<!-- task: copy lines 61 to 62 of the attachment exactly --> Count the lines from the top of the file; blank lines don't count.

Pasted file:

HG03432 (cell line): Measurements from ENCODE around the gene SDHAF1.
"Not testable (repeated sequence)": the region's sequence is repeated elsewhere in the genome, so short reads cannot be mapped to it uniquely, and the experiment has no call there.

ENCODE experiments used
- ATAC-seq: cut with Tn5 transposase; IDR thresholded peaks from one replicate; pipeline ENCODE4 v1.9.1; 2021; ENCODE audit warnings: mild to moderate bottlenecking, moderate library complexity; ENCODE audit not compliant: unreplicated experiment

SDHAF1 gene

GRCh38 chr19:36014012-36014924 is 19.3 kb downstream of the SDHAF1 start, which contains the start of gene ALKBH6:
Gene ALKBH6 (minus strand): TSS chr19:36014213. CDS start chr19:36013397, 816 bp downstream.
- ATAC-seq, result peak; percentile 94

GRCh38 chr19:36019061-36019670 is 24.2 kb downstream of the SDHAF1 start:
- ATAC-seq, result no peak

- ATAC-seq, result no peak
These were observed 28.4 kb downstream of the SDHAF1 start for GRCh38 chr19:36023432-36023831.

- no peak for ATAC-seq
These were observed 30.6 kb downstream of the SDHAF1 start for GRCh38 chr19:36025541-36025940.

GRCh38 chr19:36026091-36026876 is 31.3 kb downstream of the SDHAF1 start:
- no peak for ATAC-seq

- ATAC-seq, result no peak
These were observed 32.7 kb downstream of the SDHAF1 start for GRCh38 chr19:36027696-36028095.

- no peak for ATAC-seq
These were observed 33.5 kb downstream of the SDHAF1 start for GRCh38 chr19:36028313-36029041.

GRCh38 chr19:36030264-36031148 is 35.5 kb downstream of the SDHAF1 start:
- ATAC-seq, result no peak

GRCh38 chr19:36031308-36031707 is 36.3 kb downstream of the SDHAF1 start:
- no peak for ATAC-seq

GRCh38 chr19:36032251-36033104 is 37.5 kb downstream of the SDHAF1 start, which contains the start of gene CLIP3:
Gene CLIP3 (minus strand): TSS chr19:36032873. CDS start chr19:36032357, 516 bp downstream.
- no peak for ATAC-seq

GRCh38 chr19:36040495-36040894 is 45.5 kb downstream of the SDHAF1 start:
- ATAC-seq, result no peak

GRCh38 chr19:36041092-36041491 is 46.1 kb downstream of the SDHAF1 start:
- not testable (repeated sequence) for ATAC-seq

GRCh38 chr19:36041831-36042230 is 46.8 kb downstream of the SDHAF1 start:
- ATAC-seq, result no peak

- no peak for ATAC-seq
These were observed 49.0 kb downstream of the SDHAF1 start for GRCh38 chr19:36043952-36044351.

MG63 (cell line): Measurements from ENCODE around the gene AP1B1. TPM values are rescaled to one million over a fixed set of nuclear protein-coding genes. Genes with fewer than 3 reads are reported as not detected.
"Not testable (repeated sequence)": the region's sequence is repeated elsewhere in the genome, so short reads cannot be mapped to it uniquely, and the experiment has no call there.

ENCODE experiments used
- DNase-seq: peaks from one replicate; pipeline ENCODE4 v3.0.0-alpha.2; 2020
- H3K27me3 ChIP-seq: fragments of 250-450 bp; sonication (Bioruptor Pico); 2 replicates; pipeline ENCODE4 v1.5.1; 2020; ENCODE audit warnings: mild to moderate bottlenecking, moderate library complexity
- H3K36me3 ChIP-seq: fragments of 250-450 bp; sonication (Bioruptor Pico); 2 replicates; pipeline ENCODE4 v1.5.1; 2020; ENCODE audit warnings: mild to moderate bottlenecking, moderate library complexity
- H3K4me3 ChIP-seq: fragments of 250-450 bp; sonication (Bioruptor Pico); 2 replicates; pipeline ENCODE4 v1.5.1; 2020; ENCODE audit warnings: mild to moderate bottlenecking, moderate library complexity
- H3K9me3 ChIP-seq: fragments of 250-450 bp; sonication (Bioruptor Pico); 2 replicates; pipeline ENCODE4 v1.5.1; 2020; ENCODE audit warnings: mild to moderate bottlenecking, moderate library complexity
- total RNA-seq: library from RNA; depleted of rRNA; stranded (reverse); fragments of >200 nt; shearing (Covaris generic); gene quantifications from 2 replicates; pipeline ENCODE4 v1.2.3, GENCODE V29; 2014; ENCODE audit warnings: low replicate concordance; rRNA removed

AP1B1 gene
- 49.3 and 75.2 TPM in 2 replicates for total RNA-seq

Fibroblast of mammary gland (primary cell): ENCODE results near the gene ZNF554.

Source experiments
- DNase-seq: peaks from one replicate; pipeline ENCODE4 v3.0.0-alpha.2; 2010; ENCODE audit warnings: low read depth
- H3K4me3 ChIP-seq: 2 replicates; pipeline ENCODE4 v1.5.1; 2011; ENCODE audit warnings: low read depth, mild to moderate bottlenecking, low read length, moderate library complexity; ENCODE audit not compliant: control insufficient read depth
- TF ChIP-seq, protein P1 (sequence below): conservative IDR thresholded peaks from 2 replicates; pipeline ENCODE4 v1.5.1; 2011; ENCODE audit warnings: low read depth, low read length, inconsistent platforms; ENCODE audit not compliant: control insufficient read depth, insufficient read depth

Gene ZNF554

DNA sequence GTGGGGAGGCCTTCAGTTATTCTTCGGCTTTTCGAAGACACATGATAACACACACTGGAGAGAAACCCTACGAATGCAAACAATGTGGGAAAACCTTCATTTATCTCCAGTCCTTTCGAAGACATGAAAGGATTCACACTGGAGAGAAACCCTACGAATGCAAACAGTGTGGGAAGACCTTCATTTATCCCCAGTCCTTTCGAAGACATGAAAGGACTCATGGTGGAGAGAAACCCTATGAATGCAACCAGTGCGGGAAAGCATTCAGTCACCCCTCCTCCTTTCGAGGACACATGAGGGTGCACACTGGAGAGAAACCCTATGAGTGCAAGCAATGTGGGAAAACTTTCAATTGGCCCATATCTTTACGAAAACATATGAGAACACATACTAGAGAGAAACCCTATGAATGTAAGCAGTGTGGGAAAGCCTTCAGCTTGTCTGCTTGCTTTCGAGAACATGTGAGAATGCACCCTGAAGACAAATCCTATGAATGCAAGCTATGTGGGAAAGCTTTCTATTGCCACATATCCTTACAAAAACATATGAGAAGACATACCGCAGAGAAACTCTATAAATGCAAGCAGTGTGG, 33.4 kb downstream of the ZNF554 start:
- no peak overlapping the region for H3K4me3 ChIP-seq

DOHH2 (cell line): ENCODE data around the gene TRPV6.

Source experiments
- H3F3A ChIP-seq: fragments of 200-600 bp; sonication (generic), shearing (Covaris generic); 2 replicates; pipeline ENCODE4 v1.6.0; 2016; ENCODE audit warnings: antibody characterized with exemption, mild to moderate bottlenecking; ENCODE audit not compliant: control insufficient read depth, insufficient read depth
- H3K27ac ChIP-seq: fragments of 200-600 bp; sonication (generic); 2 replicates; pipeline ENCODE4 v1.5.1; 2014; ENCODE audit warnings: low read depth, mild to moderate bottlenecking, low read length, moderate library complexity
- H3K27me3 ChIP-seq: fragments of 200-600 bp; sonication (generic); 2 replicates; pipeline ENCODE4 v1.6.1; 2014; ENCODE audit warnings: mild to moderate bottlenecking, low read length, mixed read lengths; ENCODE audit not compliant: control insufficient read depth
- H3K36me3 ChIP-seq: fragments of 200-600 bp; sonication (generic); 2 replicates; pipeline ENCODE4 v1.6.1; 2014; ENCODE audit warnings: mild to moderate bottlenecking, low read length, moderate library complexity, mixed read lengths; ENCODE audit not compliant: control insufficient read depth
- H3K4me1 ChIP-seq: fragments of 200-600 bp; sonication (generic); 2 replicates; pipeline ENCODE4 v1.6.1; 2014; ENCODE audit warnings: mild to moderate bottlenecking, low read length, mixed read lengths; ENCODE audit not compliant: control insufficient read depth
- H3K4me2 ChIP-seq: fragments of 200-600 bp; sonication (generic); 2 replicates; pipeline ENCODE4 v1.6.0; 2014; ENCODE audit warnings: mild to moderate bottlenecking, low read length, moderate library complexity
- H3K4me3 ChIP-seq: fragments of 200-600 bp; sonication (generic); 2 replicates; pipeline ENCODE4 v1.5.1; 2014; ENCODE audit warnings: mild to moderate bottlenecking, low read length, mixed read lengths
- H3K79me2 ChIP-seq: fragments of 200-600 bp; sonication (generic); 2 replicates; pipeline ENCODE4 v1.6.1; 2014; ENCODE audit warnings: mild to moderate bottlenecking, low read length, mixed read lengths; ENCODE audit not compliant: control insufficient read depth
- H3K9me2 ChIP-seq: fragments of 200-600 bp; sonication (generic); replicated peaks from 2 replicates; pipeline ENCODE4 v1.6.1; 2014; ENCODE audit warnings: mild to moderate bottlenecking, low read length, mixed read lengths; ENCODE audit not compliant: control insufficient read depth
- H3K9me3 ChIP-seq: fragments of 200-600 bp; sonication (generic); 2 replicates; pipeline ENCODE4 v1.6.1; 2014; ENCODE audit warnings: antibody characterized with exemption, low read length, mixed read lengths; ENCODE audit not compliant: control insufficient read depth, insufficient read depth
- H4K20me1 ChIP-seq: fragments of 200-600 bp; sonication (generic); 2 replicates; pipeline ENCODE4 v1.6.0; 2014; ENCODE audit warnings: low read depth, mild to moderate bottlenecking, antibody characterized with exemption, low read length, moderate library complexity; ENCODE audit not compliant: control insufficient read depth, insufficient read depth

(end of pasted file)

- H3K4me1 ChIP-seq: fragments of 200-600 bp; sonication (generic); 2 replicates; pipeline ENCODE4 v1.6.1; 2014; ENCODE audit warnings: mild to moderate bottlenecking, low read length, mixed read lengths; ENCODE audit not compliant: control insufficient read depth
- H3K4me2 ChIP-seq: fragments of 200-600 bp; sonication (generic); 2 replicates; pipeline ENCODE4 v1.6.0; 2014; ENCODE audit warnings: mild to moderate bottlenecking, low read length, moderate library complexity